Deprez was quite happy to see the new beef, and immediately began separating ribs from roasts and steaks from flanks. We had no great nobles to harass us on this day in the house, or to lay demands upon us, so Wilmot and I were able to wrestle everything into the kitchen and into the holding spaces for it in good time. The guests who were here were all locals, for the moment.
It was only later in the day as evening turned to night that we had more reason for concern. The oysterman Lunghi Bestcot came at around six, and all he had with him were what pickings had been left by his friends in the town. This was unusual, for I found him to come, generally, at a morning hour, and before there had been any guests for the day. He apologized for this, however, and told me some disturbing news.
While he was at the docks in Penzance, he heard a story that made me shiver. It was that there had been a French raid on the port of Dartmouth just the other evening— it fortunately had happened after our rider Wilmot had finished with his trip to Devon but it was disturbing. French ships commanded by William du Chastel had offloaded some 2000 soldiers and they had attempted to attack the port, many village houses, and the docks. Although they had been driven off (in large part by archers and Englishwomen armed with stones) and a couple of dozen of them taken prisoner, it was apparent that the French would make common cause with the Welsh very soon. Now there would be reprisals, for certain, by King Henry and the Prince, upon the Harfleurians, also! For in Harfleur were probably the most duplicitous subjects in all their realm. Torn between their homeland and their forced allegiance to Henry, they would be prime suspects as for the cause and unrest. And it was very, very possible, no, that the French would have more to play in the great game going on between Glyndwyr and Henry!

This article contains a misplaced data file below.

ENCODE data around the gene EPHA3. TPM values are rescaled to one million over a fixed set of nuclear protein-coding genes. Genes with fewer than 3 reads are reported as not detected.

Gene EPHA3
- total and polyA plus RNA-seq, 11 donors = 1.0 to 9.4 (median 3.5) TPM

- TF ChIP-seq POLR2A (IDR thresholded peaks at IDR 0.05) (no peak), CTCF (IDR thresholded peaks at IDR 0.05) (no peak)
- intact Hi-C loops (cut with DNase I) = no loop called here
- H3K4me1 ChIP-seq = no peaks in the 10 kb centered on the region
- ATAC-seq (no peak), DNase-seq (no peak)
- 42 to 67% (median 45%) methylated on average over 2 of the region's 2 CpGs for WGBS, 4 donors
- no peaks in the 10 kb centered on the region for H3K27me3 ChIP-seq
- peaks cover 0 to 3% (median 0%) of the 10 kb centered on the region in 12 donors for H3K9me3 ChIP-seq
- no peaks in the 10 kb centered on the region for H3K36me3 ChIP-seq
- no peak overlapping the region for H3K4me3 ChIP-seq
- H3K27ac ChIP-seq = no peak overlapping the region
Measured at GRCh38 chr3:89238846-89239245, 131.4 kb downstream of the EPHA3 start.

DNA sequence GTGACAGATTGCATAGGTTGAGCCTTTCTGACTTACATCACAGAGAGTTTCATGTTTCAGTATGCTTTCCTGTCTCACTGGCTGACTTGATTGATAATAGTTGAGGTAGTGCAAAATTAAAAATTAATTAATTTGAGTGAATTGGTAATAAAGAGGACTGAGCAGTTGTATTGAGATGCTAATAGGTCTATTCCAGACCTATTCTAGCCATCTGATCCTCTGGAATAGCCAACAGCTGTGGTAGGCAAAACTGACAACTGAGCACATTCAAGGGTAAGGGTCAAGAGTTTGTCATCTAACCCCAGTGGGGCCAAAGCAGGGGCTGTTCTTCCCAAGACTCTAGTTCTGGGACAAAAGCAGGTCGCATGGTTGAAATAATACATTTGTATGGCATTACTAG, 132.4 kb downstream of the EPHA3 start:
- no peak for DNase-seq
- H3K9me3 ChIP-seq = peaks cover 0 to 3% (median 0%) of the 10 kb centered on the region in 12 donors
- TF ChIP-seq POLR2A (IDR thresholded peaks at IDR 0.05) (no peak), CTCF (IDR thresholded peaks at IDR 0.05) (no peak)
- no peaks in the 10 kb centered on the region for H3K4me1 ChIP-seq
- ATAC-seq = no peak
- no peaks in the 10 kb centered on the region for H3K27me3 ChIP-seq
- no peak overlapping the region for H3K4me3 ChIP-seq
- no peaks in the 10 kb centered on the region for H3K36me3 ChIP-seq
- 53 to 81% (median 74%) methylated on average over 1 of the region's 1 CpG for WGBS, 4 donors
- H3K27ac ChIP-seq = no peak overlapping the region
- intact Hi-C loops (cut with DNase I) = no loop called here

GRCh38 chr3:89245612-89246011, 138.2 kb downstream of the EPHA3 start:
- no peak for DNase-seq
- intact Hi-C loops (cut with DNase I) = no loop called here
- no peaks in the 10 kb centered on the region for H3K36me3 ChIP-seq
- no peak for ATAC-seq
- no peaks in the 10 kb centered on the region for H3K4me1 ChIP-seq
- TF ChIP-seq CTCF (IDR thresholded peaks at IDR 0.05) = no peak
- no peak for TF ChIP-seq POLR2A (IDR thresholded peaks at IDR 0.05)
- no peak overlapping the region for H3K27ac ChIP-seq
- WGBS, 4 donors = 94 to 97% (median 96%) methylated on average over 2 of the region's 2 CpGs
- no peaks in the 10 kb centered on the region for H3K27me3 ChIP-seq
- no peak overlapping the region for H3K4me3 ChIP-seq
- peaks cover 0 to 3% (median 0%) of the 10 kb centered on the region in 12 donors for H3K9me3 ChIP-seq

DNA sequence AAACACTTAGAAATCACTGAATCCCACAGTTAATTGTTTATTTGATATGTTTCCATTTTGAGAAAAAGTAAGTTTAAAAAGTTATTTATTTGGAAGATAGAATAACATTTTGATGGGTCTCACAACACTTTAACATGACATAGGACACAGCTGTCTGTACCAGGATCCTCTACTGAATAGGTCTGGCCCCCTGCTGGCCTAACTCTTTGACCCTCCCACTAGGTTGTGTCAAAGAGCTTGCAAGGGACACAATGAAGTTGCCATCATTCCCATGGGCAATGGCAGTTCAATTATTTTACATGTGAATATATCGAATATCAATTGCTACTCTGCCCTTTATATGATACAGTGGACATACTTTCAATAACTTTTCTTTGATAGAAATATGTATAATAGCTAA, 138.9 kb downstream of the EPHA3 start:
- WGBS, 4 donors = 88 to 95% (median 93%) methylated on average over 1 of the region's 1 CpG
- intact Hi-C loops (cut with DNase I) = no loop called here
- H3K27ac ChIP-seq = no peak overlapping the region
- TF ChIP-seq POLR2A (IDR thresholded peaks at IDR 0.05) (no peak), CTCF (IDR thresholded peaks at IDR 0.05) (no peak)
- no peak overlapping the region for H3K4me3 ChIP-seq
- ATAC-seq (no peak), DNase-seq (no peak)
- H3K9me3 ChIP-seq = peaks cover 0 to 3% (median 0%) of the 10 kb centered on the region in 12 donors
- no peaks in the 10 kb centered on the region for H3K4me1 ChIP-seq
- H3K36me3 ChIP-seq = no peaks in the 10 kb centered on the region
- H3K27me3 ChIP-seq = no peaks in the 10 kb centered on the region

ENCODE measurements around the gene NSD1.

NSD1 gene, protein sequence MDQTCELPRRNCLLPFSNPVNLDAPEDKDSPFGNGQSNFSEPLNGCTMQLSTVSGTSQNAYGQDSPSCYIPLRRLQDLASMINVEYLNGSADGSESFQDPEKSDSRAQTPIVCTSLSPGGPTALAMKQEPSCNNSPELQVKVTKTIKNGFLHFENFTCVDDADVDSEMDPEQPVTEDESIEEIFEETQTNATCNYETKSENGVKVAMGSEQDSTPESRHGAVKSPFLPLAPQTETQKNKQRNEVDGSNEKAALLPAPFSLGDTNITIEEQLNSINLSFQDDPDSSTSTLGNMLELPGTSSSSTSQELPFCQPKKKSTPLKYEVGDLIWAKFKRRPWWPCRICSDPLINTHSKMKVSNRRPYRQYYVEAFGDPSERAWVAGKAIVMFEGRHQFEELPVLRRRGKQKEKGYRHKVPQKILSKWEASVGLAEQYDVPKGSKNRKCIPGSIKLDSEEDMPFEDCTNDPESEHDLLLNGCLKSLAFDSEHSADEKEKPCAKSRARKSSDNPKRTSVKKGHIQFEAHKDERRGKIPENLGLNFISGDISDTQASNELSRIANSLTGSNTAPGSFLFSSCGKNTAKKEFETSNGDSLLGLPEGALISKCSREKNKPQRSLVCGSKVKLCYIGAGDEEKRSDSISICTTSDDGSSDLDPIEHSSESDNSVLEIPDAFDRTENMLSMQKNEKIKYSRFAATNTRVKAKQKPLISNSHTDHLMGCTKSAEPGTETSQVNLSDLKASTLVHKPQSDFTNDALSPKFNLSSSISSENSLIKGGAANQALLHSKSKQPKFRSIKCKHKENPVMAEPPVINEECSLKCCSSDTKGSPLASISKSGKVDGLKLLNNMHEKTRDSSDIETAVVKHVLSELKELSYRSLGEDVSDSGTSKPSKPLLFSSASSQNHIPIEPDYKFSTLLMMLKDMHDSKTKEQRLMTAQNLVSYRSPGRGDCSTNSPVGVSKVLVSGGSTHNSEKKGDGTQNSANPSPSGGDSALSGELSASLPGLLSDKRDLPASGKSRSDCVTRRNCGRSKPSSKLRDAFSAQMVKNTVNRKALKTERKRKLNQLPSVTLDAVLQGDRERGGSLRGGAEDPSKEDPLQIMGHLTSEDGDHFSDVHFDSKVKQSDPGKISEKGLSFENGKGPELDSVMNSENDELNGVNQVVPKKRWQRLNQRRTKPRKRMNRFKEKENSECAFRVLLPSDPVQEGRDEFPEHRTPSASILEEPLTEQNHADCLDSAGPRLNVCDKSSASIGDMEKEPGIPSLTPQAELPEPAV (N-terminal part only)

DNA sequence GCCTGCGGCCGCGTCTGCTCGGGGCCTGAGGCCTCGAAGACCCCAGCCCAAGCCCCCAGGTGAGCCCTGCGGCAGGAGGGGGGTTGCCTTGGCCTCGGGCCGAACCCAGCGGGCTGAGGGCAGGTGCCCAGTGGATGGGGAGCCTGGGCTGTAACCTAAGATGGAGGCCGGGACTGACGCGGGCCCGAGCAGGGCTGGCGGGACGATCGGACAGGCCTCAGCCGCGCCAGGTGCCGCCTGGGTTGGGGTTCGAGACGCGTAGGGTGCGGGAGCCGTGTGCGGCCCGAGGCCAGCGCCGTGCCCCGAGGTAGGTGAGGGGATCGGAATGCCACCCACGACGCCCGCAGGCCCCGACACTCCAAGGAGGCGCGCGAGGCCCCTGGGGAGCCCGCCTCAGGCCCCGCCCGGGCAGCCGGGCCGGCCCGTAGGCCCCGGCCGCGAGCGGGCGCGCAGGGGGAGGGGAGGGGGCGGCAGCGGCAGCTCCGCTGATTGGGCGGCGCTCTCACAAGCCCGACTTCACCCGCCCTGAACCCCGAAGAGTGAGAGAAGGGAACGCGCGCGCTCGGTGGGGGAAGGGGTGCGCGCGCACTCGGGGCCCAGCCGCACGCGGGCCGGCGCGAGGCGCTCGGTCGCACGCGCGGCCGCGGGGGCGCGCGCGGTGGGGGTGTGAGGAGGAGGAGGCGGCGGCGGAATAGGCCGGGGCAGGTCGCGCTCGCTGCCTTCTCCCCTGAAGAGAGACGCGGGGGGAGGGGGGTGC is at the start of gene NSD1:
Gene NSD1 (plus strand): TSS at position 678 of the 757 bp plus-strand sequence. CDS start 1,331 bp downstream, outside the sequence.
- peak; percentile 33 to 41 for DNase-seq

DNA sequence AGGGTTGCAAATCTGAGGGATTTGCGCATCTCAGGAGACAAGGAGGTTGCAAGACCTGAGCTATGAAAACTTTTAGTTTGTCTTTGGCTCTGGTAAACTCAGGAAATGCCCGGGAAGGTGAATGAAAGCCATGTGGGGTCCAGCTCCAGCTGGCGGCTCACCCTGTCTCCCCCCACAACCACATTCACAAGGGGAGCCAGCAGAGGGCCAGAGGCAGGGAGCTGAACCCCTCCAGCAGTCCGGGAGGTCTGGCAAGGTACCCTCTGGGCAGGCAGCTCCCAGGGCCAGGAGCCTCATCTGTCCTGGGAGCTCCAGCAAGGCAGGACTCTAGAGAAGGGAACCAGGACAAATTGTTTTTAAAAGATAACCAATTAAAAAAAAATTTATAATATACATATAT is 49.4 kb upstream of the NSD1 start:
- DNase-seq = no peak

This would be confirmed for me later in the week, when there were a number of Henry’s men present at The Lady, who had also business with the Courtenay crowd at Trewidden. It was somewhat unnerving for me that the main body of nobles coming to my tavern now were not those associated with my friend and patron Anselm, but those who felt suspicions about Anselm, and with whom I had not but a great deal of hidden contempt.
The word on the lips of all the soldiers at arms however, was that they were intent on striking at Glyndwyr before Glyndwyr could muster a body of French to his cause. But indeed, there must already be something going on, for they were very suspicious of everyone and spoke quite loudly of French spies being in Cornwall.
Immediately I thought of my friend Ranulf. Because he was Breton, himself, his presence at the court of Anselm, and his presence in Penzance, carried with it the suspicion these soldiers would lay easily upon him, even if he were innocent. For it was well known how minstrels were often the messengers and watchers of courtly business— even my friend, Abu, fell into this description!
Worried, I set out for Penzance the next day after to warn him.
I found Ranulf at the Pelican, happily playing the pipes, and not a worry nor a care in the world.
“I’m just a minstrel, a jongleur, a player upon the wind. Someone such as I fears nothing from the men with swords and arrows.”
His smirk was ineradicable. But I sought to give him pause.
“Ranulf, “ I said, “ I’m not at all convinced that anyone here in Cornwall will think anything but otherwise. You have come here, what, for five or six years? Don’t you think people will only consider that time enough to build up and become a part of a spy network? These raids by Duc Chastel, they’re not going to win friends for France— or Brittany— by their taking place. If anything, I hear the talk, and all the talk points to a willingness to crush the Frenchies on the shore. They do take some pride in their expelling invaders. With your obvious Frenchness, I fear for you.”
“You may fear for me if you wish, Julian, although I’m not afraid myself. More do I fear for your soul!”
I gave him a curious, questioning look.
“And why do you fear for mine?”
“Because, Julian. The things you told me in Harfleur, is why. How every place has some mysterious, magic “music” attached to it. It sounds like pagan sorcery to me. And even if it isn’t, the Holy Father teaches us that God is outside the world, not of it.”
“Ranulf, let me make it easier for you. I still believe in the Lord and the Resurrection. Nothing in what I believe or was shown has shown me that the truth is otherwise. Let that be, but I have heard the music of the world of places, of stars and trees and rivers. Perhaps you must spend a night or two yourself beneath the stars to feel this more yourself. Develop a sense of place and of space. Were the ancients of Britain all wrong, to declare many places holy?”